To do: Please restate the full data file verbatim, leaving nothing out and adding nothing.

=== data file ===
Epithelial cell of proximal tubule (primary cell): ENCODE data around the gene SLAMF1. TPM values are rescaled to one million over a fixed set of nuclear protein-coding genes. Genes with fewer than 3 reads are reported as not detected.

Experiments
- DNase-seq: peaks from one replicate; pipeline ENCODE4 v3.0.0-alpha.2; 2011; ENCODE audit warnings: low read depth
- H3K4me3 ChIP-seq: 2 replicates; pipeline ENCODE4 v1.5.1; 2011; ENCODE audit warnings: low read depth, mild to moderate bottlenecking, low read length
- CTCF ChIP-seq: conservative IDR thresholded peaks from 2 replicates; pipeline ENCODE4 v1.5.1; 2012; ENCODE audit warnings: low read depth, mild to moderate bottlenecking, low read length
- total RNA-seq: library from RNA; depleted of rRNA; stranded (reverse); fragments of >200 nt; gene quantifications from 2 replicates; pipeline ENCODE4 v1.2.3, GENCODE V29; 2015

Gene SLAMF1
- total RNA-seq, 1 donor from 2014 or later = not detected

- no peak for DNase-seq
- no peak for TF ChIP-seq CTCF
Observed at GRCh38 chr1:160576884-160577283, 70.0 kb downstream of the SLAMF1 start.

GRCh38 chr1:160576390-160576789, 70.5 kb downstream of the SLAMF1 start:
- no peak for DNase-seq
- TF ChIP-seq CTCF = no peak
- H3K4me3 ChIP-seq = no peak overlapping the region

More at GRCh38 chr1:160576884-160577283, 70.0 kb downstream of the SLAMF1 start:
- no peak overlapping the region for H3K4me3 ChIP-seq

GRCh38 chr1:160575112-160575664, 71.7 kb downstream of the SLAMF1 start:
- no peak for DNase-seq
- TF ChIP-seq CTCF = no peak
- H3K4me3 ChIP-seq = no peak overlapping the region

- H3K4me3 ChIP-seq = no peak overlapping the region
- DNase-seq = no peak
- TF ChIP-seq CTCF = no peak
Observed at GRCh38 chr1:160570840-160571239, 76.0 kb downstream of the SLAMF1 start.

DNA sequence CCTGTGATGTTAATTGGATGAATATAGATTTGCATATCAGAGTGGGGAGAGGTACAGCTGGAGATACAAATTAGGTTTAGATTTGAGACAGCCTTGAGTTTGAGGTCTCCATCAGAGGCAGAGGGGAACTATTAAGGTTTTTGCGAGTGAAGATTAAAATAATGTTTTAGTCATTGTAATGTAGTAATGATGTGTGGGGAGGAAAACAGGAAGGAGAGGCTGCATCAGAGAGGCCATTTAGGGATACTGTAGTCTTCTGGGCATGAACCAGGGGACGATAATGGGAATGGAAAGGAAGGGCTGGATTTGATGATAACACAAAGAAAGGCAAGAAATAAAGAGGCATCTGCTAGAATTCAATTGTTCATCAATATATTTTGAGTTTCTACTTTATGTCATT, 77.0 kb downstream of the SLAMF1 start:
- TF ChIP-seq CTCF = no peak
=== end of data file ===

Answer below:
Epithelial cell of proximal tubule (primary cell): ENCODE data around the gene SLAMF1. TPM values are rescaled to one million over a fixed set of nuclear protein-coding genes. Genes with fewer than 3 reads are reported as not detected.

Experiments
- DNase-seq: peaks from one replicate; pipeline ENCODE4 v3.0.0-alpha.2; 2011; ENCODE audit warnings: low read depth
- H3K4me3 ChIP-seq: 2 replicates; pipeline ENCODE4 v1.5.1; 2011; ENCODE audit warnings: low read depth, mild to moderate bottlenecking, low read length
- CTCF ChIP-seq: conservative IDR thresholded peaks from 2 replicates; pipeline ENCODE4 v1.5.1; 2012; ENCODE audit warnings: low read depth, mild to moderate bottlenecking, low read length
- total RNA-seq: library from RNA; depleted of rRNA; stranded (reverse); fragments of >200 nt; gene quantifications from 2 replicates; pipeline ENCODE4 v1.2.3, GENCODE V29; 2015

Gene SLAMF1
- total RNA-seq, 1 donor from 2014 or later = not detected

- no peak for DNase-seq
- no peak for TF ChIP-seq CTCF
Observed at GRCh38 chr1:160576884-160577283, 70.0 kb downstream of the SLAMF1 start.

GRCh38 chr1:160576390-160576789, 70.5 kb downstream of the SLAMF1 start:
- no peak for DNase-seq
- TF ChIP-seq CTCF = no peak
- H3K4me3 ChIP-seq = no peak overlapping the region

More at GRCh38 chr1:160576884-160577283, 70.0 kb downstream of the SLAMF1 start:
- no peak overlapping the region for H3K4me3 ChIP-seq

GRCh38 chr1:160575112-160575664, 71.7 kb downstream of the SLAMF1 start:
- no peak for DNase-seq
- TF ChIP-seq CTCF = no peak
- H3K4me3 ChIP-seq = no peak overlapping the region

- H3K4me3 ChIP-seq = no peak overlapping the region
- DNase-seq = no peak
- TF ChIP-seq CTCF = no peak
Observed at GRCh38 chr1:160570840-160571239, 76.0 kb downstream of the SLAMF1 start.

DNA sequence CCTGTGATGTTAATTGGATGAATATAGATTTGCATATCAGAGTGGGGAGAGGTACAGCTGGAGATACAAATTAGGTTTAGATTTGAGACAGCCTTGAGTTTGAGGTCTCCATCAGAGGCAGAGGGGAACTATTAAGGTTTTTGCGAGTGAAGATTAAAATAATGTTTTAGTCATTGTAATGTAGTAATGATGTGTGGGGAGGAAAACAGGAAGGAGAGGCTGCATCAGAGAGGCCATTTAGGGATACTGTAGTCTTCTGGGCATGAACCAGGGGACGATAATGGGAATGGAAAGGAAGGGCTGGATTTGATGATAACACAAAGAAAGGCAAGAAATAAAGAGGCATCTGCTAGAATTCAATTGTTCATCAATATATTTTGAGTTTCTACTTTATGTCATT, 77.0 kb downstream of the SLAMF1 start:
- TF ChIP-seq CTCF = no peak